Actor Robert De Niro might just be the biggest fan of his late father’s painting. But there’s still plenty he’s learning.
In a lively conversation with former Yale School of Art dean and former MoMA curator Robert Storr, held at the 92nd Street Y theater on Monday evening, the packed audience repeatedly burst into laughter when De Niro shrugged or answered questions about particular aspects of his dad’s oeuvre with a blunt “I don’t know.”
“I appreciate everything you tell me about my father,” De Niro conceded to Storr. “I didn’t study art or art history.”
Apart from these frequent moments of levity, the event was a moving tribute to De Niro’s father and his lifelong dedication to painting, which is also the subject of a new book released by Rizzoli, The monograph includes essays by art historian Susan Davidson, Storr, author Charles Stuckey, and painter Robert Kushner.
“What he accomplished in his art was uniquely his and will carry on, as far as I’m concerned, forever,” De Niro writes in the introduction. “I remember as a kid being in his studio and listening to him talk about dealers and artists, and the great works of art and literature he loved, and I understood, even at that young age, that my father was passionate about what he did.”
At the 92nd Street Y, De Niro told Storr that his father was often wary of dealers, except for “one guy he said was okay… Larry Salander, who turned out to be ‘not right’ to say the least.”
In one of the biggest art world scandals in recent years, Salander filed for bankruptcy in 2010, pleading guilty to fraud and grand larceny. He was sentenced to six-to-twelve years in prison. Several of DeNiro’s father’s paintings were among works caught up in the fallout, since Salander had sold them without permission and kept the proceeds. After years of lawsuits and bankruptcy proceedings, the younger De Niro was eventually able to retrieve some of the works.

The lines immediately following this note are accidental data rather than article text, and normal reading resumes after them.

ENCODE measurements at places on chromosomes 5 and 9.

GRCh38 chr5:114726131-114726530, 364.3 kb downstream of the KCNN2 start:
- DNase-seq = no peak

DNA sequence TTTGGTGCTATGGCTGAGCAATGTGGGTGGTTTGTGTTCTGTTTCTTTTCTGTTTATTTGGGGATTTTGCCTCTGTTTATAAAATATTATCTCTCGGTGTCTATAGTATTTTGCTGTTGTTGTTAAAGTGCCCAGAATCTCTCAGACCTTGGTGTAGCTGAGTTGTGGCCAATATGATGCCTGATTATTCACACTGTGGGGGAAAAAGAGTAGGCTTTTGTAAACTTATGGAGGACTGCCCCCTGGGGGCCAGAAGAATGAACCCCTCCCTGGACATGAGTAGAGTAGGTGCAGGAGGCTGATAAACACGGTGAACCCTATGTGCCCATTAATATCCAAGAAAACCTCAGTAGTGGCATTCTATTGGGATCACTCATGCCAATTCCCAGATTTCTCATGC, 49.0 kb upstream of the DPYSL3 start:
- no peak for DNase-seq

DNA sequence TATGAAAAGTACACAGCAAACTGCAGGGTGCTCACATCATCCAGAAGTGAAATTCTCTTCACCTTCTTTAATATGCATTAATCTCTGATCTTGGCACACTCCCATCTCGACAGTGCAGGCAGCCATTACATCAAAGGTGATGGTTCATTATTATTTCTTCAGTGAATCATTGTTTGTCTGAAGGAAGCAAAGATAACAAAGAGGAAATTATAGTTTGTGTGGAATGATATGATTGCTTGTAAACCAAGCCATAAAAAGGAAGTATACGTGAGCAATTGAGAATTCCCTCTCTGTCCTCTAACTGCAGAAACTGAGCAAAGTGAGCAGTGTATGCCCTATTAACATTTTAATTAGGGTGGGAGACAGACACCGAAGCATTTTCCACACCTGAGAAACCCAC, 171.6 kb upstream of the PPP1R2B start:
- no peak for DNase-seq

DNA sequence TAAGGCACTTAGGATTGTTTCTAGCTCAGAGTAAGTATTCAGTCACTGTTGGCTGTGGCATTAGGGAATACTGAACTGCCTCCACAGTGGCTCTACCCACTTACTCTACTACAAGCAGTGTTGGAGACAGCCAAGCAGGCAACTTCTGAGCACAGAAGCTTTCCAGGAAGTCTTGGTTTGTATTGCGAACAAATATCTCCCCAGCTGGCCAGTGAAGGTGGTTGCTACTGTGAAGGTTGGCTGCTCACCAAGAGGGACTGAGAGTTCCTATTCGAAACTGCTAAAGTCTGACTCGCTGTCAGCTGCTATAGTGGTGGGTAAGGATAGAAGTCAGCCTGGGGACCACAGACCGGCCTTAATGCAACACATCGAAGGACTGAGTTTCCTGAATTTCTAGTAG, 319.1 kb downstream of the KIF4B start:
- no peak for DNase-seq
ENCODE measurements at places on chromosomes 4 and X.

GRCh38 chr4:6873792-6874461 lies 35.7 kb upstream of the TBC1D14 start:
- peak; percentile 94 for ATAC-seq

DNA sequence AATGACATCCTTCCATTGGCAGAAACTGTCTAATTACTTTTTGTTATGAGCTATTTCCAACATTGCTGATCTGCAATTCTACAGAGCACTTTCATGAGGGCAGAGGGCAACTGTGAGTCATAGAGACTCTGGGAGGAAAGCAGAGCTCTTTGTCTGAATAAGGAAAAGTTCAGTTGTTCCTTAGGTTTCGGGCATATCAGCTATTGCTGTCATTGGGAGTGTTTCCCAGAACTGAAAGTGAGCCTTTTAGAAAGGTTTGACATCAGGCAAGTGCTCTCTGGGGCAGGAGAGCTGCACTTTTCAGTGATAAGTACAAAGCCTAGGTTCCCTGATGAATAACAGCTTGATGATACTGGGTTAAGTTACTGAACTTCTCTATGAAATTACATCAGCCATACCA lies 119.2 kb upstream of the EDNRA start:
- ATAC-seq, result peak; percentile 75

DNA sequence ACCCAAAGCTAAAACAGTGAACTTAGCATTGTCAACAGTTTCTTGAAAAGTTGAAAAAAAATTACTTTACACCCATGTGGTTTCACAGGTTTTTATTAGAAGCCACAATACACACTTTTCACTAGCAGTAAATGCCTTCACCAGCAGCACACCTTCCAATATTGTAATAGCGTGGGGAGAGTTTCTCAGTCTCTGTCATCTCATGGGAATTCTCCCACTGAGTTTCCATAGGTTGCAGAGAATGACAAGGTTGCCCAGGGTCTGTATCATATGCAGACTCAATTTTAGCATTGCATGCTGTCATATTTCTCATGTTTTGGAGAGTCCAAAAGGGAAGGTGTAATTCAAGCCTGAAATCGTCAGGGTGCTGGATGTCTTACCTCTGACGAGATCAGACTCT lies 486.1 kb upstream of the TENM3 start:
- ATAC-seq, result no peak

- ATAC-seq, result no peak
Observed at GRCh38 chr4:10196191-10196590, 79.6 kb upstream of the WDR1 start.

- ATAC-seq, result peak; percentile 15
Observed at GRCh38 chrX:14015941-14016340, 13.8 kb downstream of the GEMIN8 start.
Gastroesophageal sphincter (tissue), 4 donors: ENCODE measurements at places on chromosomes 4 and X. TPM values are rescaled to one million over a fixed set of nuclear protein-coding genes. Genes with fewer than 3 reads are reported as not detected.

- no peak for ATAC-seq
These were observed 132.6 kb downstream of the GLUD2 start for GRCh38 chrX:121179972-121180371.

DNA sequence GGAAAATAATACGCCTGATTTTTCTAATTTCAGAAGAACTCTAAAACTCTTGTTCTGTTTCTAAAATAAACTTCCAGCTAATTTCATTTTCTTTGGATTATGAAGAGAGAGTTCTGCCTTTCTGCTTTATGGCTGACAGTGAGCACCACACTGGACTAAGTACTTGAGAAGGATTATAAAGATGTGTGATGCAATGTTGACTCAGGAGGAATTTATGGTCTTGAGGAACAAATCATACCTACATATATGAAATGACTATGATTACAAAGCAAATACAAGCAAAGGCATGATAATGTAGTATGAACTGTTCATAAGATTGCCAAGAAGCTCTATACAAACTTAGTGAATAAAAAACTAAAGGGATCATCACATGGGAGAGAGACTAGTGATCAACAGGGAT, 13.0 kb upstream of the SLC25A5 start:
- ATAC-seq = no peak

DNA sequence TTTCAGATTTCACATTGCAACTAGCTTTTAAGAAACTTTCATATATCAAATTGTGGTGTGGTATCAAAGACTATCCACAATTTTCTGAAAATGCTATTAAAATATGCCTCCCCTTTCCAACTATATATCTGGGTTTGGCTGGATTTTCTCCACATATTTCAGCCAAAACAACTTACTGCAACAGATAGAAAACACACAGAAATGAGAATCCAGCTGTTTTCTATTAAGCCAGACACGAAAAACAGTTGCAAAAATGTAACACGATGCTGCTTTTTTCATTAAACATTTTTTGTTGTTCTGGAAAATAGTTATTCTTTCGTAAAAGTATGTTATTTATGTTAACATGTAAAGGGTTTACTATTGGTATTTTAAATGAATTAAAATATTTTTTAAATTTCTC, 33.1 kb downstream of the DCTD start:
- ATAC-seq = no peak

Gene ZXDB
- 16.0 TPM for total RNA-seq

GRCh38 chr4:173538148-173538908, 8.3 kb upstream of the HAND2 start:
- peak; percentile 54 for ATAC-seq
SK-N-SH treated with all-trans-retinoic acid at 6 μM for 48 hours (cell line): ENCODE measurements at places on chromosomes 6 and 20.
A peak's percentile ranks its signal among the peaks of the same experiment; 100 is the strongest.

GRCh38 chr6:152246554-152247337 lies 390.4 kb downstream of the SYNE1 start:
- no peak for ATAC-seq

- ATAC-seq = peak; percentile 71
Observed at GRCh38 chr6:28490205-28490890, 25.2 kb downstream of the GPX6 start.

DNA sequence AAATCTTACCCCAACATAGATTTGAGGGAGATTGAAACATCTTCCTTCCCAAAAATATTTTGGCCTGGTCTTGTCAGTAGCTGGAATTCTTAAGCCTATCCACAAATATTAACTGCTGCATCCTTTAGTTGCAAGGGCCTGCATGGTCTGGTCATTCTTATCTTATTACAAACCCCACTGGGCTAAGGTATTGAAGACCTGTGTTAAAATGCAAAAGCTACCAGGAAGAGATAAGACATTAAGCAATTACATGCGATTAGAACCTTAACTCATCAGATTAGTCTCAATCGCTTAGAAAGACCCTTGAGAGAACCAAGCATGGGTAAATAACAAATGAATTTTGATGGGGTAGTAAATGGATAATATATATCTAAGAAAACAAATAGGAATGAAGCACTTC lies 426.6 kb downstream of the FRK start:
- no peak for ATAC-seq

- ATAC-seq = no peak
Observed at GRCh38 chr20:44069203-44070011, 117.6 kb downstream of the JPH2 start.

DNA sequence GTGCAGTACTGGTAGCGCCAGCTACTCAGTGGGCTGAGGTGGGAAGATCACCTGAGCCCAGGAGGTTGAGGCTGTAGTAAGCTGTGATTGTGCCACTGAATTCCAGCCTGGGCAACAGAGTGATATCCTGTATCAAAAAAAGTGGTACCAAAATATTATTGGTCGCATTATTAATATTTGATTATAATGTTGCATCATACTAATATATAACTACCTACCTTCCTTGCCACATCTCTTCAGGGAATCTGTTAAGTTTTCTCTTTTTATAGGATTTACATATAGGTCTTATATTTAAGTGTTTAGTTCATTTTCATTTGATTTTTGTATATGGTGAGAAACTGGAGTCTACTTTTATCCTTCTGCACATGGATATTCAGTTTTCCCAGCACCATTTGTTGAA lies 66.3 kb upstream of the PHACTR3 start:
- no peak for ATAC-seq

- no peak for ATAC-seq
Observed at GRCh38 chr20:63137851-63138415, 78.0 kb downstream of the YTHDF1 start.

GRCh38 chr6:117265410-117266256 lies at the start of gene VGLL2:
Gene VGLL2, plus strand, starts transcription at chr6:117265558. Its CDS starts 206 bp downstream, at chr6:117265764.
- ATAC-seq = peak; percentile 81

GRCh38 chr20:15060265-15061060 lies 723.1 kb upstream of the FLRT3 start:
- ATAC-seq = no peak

(The artist’s estate is now represented by DC Moore gallery in Chelsea, where a show of six works will open next month.)
Born in Syracuse in 1922, Robert De Niro Sr. enrolled in Hans Hoffmann’s art school in Provincetown, Massachusetts, in the late 1930s before heading to Black Mountain College in 1939-1940. By the early 1940s he had set himself up in New York City, where he continued to study under Hoffmann. He met fellow painter Virginia Admiral, De Niro’s mother, in New York, though the relationship was short lived and the artist’s later writing in his personal journals revealed that he was gay.
His work garnered recognition throughout his lifetime, including from Peggy Guggenheim, who debuted his paintings at a 1945 show at her famous Art of This Century gallery, alongside Mark Rothko and Jackson Pollock. De Niro Sr. had a solo show at the gallery in 1946. His work continued to evolve, though he remained loyal to a form of figurative painting at a time when pure abstraction was becoming more and more dominant. His fame and success never reached the heights of some of the contemporaries with whom he he showed.
De Niro lit up when Storr pointed out that the expanded MoMA is reconsidering the canon of art, and that his father’s paintings might have another entryway into art history: “The works have aged well.” That level of reconsideration may seem unlikely (though the new MoMA’s regular reinstallations do promise to shed more light on the previously overlooked). His son has been the champion for his late father’s work himself, placing Robert De Niro Sr. paintings in the numerous restaurants he is involved with, including Tribeca Grill, Locanda Verde, and Nobu (New York and Japan), as well as the Greenwich Hotel.
His father also actually created the design of the menu for the Tribeca Grill, and coasters for the Greenwich Hotel. “I’ve never changed it,” said the actor of the designs.
In addition to keeping and preserving his father’s original downtown New York studio, the Oscar-winning actor helped create a 2014 documentary for HBO, titled . At the Y, De Niro said it is important to him to preserve his father’s legacy and tell the story of his life and art to his own children and grandchildren. It’s a sentiment echoed in the film: “I just want to see him get his due,” De Niro Jr. says. “That’s my responsibility.”